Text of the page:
THE NEED TO DOMINATE
illusions about himself. He begins to feel that he deserves this kind of eminence, this kind of power. He believes that he deserves the conditions under which he can exploit other people because he is not like other people but far above them. We often encounter this particular attitude in people who happen to be born into certain positions of power and who insist upon remaining enthroned by virtue of that fact. The person with these drives never feels safe or secure. Each one of these drives requires defense upon defense, and as he keeps going he is more and more afraid of other people, feels more and more hostility, and makes more and more demands. He fails to do what he has set out to do, for his desire is to feel as if he belongs to the world; he wants to get away from the feeling that he is isolated. Yet everything he does, every action he takes, only tends to alienate the world from him more and more, and he finds that the very conditions that he had hoped to free himself of are necessarily greater. He is thus more isolated, more alienated in an atmosphere of hostility. To summarize, in human beings the need to dominate is always abnormal, despite the fact that it might seem at times to be expedient. It sets in motion other drives; it does not exist alone. It is destructive to the person and destructive to those around him, that is, other human beings to whom he wants to relate.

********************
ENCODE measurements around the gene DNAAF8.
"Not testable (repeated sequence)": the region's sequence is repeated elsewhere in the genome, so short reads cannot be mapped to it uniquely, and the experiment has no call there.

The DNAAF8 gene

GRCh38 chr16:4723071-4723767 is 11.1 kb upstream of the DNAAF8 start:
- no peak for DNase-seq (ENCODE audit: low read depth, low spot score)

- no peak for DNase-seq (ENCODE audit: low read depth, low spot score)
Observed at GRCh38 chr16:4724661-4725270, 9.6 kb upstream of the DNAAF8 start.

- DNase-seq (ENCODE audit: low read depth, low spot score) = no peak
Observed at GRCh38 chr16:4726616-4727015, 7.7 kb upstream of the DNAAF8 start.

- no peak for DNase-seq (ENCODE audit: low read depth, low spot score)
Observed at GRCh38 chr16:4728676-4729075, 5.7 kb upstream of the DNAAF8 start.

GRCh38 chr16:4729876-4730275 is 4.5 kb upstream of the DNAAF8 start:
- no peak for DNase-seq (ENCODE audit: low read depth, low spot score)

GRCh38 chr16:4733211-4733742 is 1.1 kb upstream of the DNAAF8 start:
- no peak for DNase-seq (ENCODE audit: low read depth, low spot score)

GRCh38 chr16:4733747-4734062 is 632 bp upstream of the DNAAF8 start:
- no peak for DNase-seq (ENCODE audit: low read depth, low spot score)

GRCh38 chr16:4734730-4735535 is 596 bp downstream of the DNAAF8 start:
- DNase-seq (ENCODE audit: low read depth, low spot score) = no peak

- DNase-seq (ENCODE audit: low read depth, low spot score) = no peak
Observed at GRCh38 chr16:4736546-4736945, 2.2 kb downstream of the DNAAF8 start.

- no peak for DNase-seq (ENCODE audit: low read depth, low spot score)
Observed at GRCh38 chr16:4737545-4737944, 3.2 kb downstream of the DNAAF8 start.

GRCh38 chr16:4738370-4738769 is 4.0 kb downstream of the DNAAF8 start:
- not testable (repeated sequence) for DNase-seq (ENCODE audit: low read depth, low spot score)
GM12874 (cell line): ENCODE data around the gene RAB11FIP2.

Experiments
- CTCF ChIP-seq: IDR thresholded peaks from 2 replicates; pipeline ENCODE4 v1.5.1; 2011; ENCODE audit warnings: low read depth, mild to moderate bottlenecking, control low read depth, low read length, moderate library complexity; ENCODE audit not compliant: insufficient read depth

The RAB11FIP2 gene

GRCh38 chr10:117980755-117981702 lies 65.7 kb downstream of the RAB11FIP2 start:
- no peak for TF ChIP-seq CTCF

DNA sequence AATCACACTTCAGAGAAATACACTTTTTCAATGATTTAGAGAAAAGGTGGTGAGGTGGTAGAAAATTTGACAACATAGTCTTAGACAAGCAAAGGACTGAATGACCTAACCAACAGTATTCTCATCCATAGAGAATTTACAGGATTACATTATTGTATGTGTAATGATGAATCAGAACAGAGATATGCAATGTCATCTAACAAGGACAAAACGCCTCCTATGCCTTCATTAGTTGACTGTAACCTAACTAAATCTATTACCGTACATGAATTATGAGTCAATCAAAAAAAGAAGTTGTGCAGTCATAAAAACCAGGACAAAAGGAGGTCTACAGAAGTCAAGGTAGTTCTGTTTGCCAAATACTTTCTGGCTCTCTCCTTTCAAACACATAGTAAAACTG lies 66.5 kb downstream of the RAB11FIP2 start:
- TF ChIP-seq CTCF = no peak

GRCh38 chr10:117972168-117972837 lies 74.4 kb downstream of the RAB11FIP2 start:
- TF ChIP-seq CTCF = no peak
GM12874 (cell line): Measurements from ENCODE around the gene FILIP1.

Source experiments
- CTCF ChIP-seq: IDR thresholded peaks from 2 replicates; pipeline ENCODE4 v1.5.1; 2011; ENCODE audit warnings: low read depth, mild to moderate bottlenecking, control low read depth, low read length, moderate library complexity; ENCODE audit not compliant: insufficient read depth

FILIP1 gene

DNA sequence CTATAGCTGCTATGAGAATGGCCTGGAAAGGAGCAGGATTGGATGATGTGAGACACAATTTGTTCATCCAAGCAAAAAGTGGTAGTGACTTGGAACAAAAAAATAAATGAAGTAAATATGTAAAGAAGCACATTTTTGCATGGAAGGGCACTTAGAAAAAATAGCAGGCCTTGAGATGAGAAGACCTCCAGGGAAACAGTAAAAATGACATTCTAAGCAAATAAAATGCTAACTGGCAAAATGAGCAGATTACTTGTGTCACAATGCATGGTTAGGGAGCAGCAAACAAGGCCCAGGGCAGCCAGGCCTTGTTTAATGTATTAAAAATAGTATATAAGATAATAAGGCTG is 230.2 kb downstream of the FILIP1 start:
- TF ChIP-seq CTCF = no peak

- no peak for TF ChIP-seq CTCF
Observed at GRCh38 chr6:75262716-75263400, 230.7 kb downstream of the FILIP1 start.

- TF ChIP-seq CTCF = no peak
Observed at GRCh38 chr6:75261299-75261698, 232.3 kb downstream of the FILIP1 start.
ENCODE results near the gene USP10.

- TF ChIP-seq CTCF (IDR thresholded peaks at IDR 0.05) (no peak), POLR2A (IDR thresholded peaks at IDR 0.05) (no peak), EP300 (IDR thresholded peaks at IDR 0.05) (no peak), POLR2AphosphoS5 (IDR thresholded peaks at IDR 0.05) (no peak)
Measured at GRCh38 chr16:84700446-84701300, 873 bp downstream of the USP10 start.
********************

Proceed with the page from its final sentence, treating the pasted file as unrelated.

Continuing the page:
How does it happen that the infant has no affection for himself when it it seems that what the child would know best would be himself?
A n s weF:
The lack of affection the child has for himself is something that grows out of his relationship with the parents; the child does not know himself best. The first thing the child knows is the mother or person from whom he gets his food. In a sense the affection a person, particularly an infant, has for himself is a reflection of the amount of affection, without anxiety, without fear, that the people around him have for him. If the infant feels loved, safe, and secure, he knows that his needs for food, warmth, and affection are going to be cared for. Under those conditions, we can rest assured that the child will develop some affection for himself.
Why does the child hit upon the need to explqit others? Why not some other need or manifestation?
This depends upon what specific experiences the child has had and can only be answered in terms of the child's actual experiences. Frequently, he will try out many things, among which he hopes to find one that will achieve his end. He will employ any number of skills, depending upon the character of the people around him, and he may find some of these skills of value to him. This may develop into the need to dominate. The answer to this question would definitely depend upon the life history of the person.